The case of the Seattle cartoonist who used to be named Molly Norris makes me wonder: Shouldn't we be sturdier than this?
The case of the Seattle cartoonist who used to be named Molly Norris makes me wonder: Shouldn’t we be sturdier than this?
Last week Norris made worldwide news, when it was announced she was “going ghost” because she had been put on an Islamic terror hit list.
“There is no more Molly,” wrote the Seattle Weekly newspaper, where her cartoons once ran. “On the insistence of top security specialists at the FBI, she is … moving, changing her name, and essentially wiping away her identity.”
This news was bewildering. The FBI had insisted a U.S. citizen renounce her identity, all because some radical in Yemen doesn’t like her art?
- Seattle fifth-graders will get their camp trip, but teachers refuse to go
- Five things to watch as Seahawks begin OTAs Monday
- What the national media are saying about Robinson Cano and the Mariners' hot start to the season
- Man arrested in attack on Metro bus driver
- Designed in Seattle, this $1 cup could save millions of babies
Most Read Stories
It turns out to be more complicated than that. The FBI says it never insisted Norris go underground. But it is true, her friends say, that an al-Qaida terror threat is driving a Seattleite to change her name and give up her art. It has happened without a peep of concern, either public or private, from Seattle’s political power structure.
The back story is that last April, Norris, 49, drew a satirical cartoon calling for an “Everybody Draw Mohammed Day!” She was protesting the TV network Comedy Central, which, under threat of violence from a Muslim group, had edited out references to the Islamic Prophet Muhammad from an episode of “South Park.”
Norris felt the network should stand up for free speech.
What happened next is that Norris lost control of her story to the fever swamps of the Internet.
Two students in Europe started a Facebook campaign for drawing Muhammad. That attracted such a wave of anti-Muslim bigotry and offensive cartoons that Pakistan briefly banned the social-network site.
Norris was horrified. She apologized. Her idea of a “day” to draw Muhammad was never serious. She had meant to back free speech, not trash an entire faith.
Two months later, Anwar al-Awlaki, a cleric in Yemen with ties to al-Qaida, included Norris on a hit list of artists for making “blasphemous caricatures” of Muhammad.
It’s real, the FBI warned. Agents met with Norris this summer and occasionally have checked on her since. Security experts suggested she take a lower profile, said David Gomez, the assistant special agent in charge of the FBI’s Seattle office.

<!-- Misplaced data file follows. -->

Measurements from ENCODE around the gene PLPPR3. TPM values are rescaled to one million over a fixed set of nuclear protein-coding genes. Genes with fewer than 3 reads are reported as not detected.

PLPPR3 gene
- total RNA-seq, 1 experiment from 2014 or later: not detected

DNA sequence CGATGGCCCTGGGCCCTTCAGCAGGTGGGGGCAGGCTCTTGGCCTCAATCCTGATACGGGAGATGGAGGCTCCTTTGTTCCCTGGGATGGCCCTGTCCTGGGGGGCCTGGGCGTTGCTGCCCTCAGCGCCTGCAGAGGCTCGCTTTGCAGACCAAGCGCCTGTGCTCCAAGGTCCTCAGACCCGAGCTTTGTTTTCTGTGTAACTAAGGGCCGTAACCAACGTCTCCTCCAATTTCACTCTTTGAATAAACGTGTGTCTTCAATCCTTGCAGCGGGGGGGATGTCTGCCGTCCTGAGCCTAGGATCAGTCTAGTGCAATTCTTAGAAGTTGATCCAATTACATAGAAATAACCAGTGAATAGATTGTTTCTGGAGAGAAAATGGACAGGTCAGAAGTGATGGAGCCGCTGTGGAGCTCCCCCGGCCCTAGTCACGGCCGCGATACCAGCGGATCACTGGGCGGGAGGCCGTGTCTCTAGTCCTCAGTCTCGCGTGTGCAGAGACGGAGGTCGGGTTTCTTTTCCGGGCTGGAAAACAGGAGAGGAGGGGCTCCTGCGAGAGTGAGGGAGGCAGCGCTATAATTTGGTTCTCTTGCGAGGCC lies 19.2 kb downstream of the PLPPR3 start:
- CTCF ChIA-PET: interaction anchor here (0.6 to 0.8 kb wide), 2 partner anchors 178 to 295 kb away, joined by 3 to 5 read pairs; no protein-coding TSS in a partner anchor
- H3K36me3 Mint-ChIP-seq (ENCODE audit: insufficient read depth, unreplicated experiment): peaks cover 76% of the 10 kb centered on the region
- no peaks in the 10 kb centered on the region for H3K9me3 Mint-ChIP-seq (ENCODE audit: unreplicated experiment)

But Gomez told The Seattle Times the FBI did not insist she vanish into a sort of witness-protection program.
“Whatever she did, it is what she decided to do,” Gomez said.
Pete Jackson, a local freelance writer, said he had lunch with Norris on Friday — two days after the Weekly story ran. It was his understanding the FBI’s advice consisted of things like varying walking routes and, “How to do the bomb walk around your car.”
“Her fear is very legitimate,” Jackson said. “but some of the details are getting blown out of proportion.”
Here’s one: Norris never drew a likeness of Muhammad in the first place.
One of her biggest defenders turns out to be the director of the local chapter of a Muslim rights group, the Council on American-Islamic Relations. It’s all a misunderstanding, he says, a sign of the inflamed times.
“She drew cute pictures of tea cups and spools of thread, asking, ‘Am I Mohammed?’ ” says Arsalan Bukhari. “The idea of the ‘Draw Mohammed Day’ was insensitive, and she apologized for that. But she wasn’t the founder of any anti-Muslim movement.”
The two went to dinner after Norris apologized, and they became friends.
Bukhari says the real threat isn’t in Yemen. It’s that someone here will be incited by the terrorist in Yemen. The way to combat infectious radicalism, especially when it’s based on a false premise, is to be strong, publicly, against it. While not marginalizing an entire faith.
“It’s essential that we stand by her side, as a community, Muslims along with everyone else,” Bukhari said. “We should stand up to people who make these kinds of threats, not look the other way.”
Yet there’s been a “low-grade indifference” to Norris’ plight, Jackson says. Public officials haven’t contacted her, not even privately.
“Here’s a case of a wanted terrorist demanding the head of a Northwesterner,” Jackson wrote on the Web site Crosscut. “Why, then, has Molly Norris been met by the mother of all silence?”
Maybe it’s squeamishness about touching off another round of Muslim-bashing. There’s also a legitimate worry that talking about Norris may make her troubles worse.
When the author Salman Rushdie was put under a fatwa, the British government not only spoke out against it, but paid for a security detail. Maybe that fanned the flames. But it was their way of not buckling.
“There’s got to be a path, somewhere between the multiculturalists on the left and the Islamophobes on the right, where we can support this person who is one of us,” Jackson said. “She’s dangling out there.”
I’m relieved to learn our government didn’t compel anyone to give up who they are. But the terrorist’s goal is to terrorize. It still seems we’re letting this one too easily achieve it.
Danny Westneat’s column appears Wednesday and Sunday. Reach him at 206-464-2086 or email@example.com.